McDowell Sonoran Preserve

The McDowell Sonoran Preserve is the largest urban preserve in the U.S. It connects in the north with the three-million-acre Tonto National Forest and in the southeast with 21,000 acre McDowell Mountain Regional Park, providing an uninterrupted wildlife corridor. As a treasured state resource, it holds unique geological, historical and archeological features within a rare ecosystem and wildlife habitat. This 30,000-acre, permanently protected, sustainable desert habitat is owned by the City of Scottsdale and serves as a popular site for field institute research on issues key to understanding and preserving the Sonoran Desert. Unlike other Federal or County land, the Preserve can never be sold or built upon and will remain one of Arizona’s treasured cultural resources.



The McDowell Sonoran Preserve features 7 trailheads connecting a variety of multi-use trails that span 150+ miles. Trails vary in intensity and some allow for pets and horses. Avid sportsmen, hikers, mountain bikers, runners and rock climbers can enjoy year-round access to this incredible natural playground.

Tom’s Thumb Trailhead

*Direct access from Storyrock

Brown’s Ranch Trailhead

Fraesfield Trailhead

Gateway Trailhead

Granite Mountain Trailhead

Lost Dog Wash Trailhead

Sunrise Trailhead

Each trailhead spins off into several hiking paths and loops ranging between ½ mile to 11 miles, with most averaging 4 miles in length.

Tom's Thumb

Only a short walk from Storyrock, you’ll find Tom’s Thumb Trailhead. This 4-mile out-and-back trailhead is one of Scottsdale’s and the McDowell Sonoran Preserve’s most popular, as it allows for some of the most awe-inspiring views of the area. It’s moderate in difficulty with steep climbs for the first mile and is best explored on foot due to the challenging terrain.


Throughout the Preserve, you may encounter symbols or drawings carved into the rocks from many generations ago. Rock art in the McDowell Mountains dates back thousands of years and can reflect markings left by cowboys, homesteaders, hunters, Hohokam and Yavapai Indians, or European settlers to tell stories, serve as travel maps or indicate territory boundaries. Different styles identify distinct groups while weathering and changes in the patina can indicate the approximate age. The City of Scottsdale has records of 42 Petroglyph sites that have been identified in the Preserve and County Park, some dating as far back as 5000 BC.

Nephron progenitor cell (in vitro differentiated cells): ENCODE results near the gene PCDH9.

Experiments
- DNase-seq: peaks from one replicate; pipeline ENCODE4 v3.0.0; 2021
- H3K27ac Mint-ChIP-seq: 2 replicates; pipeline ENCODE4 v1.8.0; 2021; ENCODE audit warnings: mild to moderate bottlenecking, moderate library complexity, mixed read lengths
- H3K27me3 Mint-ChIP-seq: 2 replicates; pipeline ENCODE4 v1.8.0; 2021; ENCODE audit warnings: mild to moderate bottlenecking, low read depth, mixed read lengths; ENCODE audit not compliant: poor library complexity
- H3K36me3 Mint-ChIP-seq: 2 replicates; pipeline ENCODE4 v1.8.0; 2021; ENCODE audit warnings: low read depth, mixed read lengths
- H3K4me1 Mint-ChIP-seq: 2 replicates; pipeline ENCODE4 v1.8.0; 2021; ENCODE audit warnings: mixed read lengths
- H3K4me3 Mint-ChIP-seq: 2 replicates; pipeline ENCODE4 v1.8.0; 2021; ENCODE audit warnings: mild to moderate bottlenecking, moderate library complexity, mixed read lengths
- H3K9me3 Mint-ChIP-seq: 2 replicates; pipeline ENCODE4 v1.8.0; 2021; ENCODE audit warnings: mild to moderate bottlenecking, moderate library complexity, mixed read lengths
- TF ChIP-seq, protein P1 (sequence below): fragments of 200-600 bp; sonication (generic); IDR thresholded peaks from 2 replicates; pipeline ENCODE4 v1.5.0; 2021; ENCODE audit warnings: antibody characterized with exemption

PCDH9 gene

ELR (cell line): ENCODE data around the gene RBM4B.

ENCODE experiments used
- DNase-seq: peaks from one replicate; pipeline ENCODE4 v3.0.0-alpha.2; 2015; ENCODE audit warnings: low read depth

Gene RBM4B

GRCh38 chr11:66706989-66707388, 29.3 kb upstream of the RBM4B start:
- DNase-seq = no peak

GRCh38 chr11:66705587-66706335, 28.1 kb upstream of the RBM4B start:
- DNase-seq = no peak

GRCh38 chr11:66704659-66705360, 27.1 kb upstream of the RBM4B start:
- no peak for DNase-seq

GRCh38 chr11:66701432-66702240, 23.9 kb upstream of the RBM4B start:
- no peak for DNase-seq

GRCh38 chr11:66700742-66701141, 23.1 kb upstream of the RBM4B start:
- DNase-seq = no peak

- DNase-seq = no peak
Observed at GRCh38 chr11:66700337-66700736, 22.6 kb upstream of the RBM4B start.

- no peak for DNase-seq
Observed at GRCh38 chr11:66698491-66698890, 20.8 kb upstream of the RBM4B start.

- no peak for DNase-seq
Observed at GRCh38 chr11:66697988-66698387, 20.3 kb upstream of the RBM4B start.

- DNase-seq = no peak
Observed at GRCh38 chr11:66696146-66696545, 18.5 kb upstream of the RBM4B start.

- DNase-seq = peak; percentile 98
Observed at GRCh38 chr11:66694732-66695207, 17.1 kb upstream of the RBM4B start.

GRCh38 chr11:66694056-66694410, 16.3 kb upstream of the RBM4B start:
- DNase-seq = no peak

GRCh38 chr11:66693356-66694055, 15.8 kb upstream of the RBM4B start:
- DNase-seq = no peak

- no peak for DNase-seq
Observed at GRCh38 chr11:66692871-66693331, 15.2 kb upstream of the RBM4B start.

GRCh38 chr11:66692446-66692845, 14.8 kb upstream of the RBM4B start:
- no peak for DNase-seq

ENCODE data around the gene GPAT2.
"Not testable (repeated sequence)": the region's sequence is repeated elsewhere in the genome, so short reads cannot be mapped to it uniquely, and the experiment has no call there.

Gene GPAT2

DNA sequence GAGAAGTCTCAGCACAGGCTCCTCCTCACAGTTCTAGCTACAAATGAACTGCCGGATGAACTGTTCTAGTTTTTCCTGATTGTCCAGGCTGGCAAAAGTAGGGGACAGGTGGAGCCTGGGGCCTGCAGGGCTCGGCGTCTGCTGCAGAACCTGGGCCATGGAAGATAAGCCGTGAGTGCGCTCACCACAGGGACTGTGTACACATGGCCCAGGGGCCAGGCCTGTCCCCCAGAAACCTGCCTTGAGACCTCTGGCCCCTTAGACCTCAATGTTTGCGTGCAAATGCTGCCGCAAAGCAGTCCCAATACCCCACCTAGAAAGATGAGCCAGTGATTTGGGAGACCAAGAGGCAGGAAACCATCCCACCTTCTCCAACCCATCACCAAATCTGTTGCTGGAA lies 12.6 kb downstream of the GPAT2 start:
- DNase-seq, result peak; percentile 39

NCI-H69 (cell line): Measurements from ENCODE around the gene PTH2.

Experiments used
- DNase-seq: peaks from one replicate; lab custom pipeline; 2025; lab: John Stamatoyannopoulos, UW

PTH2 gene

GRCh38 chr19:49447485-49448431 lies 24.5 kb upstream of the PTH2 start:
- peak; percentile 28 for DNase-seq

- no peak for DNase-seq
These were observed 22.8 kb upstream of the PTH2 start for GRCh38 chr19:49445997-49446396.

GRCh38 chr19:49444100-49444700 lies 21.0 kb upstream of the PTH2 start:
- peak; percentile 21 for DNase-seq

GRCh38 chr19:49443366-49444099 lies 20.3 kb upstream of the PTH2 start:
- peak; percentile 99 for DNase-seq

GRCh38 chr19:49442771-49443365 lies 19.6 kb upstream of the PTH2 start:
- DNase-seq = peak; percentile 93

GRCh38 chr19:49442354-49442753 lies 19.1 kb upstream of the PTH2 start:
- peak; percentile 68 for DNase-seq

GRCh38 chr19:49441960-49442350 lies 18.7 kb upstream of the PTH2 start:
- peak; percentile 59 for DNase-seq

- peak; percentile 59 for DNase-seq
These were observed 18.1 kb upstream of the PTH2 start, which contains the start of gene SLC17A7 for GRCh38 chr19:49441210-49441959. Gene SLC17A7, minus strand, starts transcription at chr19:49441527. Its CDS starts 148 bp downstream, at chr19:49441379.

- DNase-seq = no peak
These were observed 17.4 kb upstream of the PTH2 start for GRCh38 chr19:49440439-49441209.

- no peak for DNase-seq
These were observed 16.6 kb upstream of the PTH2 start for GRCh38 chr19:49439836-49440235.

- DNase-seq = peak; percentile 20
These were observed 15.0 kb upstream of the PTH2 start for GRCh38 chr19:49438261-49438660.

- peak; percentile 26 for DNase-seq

Coyote have few natural threats other than disease, larger predators and man and can live between 10-14 years in the wild. They are solitary and territorial creatures who mainly eat small game such as rodents, rabbits, fish and frogs. However, when hunting larger prey such as deer, they use teamwork to form packs and take turns pursuing the prey until it tires, or drive it toward hidden members of the pack for a strategic ambush.


Quail are poor fliers, spending almost all their time on the ground. They roost in bushes and low dense trees and their breeding nests tend to be on the ground or less than 10 feet off the ground. All eggs hatch on the same day and unlike many bird species, the chicks are fully covered with down and ready to leave the nest soon after hatching under the watchful eye of both parents.


Prickly pear cactus have flat, fleshy pads that serve several functions — water storage, photosynthesis and flower production. The fruits of most prickly pears are edible and sold in stores under the name "tuna." Prickly pear branches (the pads) are also cooked and eaten as a vegetable. Both fruits and pads of the prickly pear cactus are rich in slowly absorbed soluble fibers that many believe help with medicinal conditions.


Cholla's are a favorite nesting sites for desert birds as they offer enough spiny coverage for quick access but protect them from many common predators. While most cactus fruit is edible, cholla fruit does not taste good and is often avoided by desert animals. Native people collected the flower buds of the Buckhorn, Staghorn, and Pencil cholla and prepared them by steaming.


Saguaros are found exclusively in the Arizona Sonoran Desert. They are very slow‑growing cactus with shallow root systems — most of the saguaros roots are only 4‑6 inches deep and radiate out as far from the plant as it is tall. Saguaros can grow to be between 40‑60 feet tall and when rain is plentiful, a fully hydrated one can weigh between 3200‑4800 pounds. With the right growing conditions, saguaros can live to be 150‑200 years old.